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Fox joins other major networks in blocking Google TV

If you want to stream full episodes of “Glee” or “the Simpsons,” you won’t be able to do it through Google TV. That’s because News Corp.-owned Fox has now decided that it won’t allow Google TV viewers to stream its online content. Fox had originally delayed the decision whether or not to permit access to its content even as rival networks CBS, ABC, and NBC were quick to shut the door on Google TV users. The first wave of Google TV products his stores last month with offerings from Sony and Logitech.

Fox’s decision unifies all major broadcast networks against Google’s Web-meets-TV project. Concerns over lost ad revenues – TV ads tend to be more profitable than online ads – are more than likely to be the primary motivator behind the networks’ decision. If the networks do eventually allow their content to be streamed, it’s likely to occur after Google has agreed to a licensing deal that would see the networks being compensated for allowing their content to be viewed through Google TVs.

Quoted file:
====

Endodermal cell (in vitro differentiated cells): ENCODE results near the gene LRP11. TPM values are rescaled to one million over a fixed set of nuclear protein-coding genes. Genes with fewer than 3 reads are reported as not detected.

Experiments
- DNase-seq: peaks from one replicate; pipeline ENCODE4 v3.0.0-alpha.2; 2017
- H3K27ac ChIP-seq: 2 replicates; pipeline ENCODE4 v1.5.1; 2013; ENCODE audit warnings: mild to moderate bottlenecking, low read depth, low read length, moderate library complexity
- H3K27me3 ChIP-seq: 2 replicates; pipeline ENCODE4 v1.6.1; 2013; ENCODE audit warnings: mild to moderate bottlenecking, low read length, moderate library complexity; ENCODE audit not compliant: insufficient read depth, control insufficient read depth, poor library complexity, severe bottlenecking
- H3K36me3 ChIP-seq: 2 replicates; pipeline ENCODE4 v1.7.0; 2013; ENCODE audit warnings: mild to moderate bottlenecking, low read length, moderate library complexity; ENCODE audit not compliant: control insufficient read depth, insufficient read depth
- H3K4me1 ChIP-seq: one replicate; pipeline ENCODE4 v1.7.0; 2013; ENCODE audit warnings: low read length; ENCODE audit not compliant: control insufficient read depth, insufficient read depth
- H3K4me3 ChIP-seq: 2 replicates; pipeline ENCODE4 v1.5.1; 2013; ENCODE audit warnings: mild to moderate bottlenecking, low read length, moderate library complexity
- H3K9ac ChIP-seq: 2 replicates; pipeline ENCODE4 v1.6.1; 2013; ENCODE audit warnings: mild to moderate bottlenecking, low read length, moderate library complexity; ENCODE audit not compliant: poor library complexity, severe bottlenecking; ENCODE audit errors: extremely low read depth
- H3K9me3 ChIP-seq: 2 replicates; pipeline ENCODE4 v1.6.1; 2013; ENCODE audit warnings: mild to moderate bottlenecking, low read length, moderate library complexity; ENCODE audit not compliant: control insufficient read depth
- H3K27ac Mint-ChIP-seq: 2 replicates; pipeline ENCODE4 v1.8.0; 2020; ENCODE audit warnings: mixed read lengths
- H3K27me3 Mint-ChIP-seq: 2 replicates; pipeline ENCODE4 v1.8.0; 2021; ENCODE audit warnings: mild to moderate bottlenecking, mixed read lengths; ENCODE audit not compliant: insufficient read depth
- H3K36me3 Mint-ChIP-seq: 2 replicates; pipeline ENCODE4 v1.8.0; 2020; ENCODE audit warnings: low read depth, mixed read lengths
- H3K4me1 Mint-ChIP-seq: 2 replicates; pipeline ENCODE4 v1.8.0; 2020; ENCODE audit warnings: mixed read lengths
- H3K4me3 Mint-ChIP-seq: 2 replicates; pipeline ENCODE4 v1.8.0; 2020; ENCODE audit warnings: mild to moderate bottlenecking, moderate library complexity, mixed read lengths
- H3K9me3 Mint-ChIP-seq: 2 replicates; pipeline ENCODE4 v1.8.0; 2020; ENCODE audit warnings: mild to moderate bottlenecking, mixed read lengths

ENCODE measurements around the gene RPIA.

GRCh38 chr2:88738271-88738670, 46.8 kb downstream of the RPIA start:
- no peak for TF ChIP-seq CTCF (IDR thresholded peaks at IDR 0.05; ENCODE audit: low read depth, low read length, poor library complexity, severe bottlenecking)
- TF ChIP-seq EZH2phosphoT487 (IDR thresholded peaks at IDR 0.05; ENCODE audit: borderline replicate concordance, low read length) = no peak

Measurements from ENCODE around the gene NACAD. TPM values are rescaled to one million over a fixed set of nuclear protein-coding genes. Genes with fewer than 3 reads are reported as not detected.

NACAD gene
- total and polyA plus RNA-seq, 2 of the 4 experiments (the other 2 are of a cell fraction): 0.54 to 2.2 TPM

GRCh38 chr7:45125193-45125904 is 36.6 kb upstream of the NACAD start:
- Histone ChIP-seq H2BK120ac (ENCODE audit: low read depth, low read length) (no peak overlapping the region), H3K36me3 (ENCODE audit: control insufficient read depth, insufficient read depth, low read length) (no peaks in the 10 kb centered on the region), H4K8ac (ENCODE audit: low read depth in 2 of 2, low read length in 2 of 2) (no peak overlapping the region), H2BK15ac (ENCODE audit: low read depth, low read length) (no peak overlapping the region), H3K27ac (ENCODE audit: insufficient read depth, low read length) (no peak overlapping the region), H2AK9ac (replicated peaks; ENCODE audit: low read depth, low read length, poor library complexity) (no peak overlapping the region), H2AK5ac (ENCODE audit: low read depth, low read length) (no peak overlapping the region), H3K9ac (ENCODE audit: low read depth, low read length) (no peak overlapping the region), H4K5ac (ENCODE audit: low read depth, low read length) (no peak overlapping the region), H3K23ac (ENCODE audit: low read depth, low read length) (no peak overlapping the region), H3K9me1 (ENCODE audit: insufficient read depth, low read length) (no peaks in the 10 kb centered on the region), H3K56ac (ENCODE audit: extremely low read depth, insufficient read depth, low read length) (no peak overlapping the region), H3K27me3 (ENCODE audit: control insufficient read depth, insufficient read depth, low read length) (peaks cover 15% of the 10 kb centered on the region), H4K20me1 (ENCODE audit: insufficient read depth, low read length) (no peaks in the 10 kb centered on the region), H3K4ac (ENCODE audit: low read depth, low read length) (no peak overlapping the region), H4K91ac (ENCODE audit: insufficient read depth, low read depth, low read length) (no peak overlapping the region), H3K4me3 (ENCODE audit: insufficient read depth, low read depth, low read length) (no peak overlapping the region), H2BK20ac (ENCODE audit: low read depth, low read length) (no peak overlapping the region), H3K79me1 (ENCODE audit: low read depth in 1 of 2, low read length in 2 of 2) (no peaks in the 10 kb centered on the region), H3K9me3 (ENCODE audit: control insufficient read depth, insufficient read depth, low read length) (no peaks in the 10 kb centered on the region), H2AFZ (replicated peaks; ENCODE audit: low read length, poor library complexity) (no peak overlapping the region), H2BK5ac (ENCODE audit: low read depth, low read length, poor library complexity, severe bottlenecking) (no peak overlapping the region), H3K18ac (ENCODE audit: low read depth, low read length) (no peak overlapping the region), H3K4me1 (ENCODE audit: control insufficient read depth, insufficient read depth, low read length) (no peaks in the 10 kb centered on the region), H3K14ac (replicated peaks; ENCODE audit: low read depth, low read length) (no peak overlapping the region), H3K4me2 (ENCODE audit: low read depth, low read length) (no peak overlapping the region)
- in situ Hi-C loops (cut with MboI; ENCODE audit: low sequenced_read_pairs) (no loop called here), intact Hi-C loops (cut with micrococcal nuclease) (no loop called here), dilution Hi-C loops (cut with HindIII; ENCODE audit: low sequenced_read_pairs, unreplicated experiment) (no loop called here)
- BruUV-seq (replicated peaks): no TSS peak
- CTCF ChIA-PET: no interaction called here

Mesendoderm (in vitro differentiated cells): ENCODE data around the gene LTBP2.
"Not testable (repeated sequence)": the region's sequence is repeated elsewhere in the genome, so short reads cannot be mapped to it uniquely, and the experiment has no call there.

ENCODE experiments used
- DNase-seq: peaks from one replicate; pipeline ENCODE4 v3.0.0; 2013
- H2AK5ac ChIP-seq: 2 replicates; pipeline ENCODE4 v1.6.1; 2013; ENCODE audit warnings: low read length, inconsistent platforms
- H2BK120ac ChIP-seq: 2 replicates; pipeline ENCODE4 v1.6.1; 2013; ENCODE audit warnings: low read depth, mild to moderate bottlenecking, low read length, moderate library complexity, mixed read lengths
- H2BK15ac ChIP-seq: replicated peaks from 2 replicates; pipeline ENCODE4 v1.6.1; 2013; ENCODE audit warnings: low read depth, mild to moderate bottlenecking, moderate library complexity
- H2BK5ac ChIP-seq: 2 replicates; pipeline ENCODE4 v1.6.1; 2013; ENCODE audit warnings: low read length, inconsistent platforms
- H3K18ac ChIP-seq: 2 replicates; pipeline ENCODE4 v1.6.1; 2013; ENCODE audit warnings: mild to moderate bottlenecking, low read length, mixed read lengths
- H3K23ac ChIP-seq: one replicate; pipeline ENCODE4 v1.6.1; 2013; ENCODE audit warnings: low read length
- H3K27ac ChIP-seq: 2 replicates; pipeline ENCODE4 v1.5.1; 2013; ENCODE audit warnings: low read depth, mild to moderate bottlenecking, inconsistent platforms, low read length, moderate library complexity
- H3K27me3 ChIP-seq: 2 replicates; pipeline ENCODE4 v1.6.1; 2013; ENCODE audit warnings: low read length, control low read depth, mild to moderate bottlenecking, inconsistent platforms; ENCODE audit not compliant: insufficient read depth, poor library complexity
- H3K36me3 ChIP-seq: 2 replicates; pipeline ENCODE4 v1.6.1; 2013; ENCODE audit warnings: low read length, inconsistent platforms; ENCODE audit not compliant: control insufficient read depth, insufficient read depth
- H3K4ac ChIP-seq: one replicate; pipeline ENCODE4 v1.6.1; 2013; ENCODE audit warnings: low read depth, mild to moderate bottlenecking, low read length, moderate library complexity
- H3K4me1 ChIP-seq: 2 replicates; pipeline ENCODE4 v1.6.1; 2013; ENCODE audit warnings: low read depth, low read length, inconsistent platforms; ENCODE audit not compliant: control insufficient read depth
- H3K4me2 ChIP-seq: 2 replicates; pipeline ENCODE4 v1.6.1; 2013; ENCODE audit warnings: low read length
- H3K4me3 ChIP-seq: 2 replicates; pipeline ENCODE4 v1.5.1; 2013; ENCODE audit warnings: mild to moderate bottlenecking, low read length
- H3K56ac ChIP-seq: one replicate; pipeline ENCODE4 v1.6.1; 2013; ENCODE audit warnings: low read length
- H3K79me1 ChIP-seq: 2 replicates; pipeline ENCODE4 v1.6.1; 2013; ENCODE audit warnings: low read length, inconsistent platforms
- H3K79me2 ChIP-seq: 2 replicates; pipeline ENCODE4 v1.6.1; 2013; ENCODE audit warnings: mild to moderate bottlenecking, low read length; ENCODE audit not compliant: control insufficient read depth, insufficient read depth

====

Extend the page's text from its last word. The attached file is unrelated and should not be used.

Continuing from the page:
It’s also probable that networks see this as an opportunity to express displeasure over seeing their copyrighted material appearing in Google search results. It’s well known that Google’s Internet search service can be used to find illegitimate TV shows and movies via torrent sites and other off-shore websites that host pirated material. Networks likely would want Google to filter out websites that infringe on copyrights before they were comfortable providing easy access through their own websites.

Fox’s decision means that the networks now have the upper-hand over Google’s TV effort and the company might now be forced to sit down and hash out a distribution deal that would appeal to the networks. After all, the idea of streaming TV episodes through an actual TV on demand and for free is potentially a big draw for consumers and Google is likely to want to remedy the situation as soon as possible. Of course, Fox’s – as well as the other three network’s – online content is still freely available online to viewers using a traditional laptop of PC setup.

Aemon Malone
Former Digital Trends Contributor
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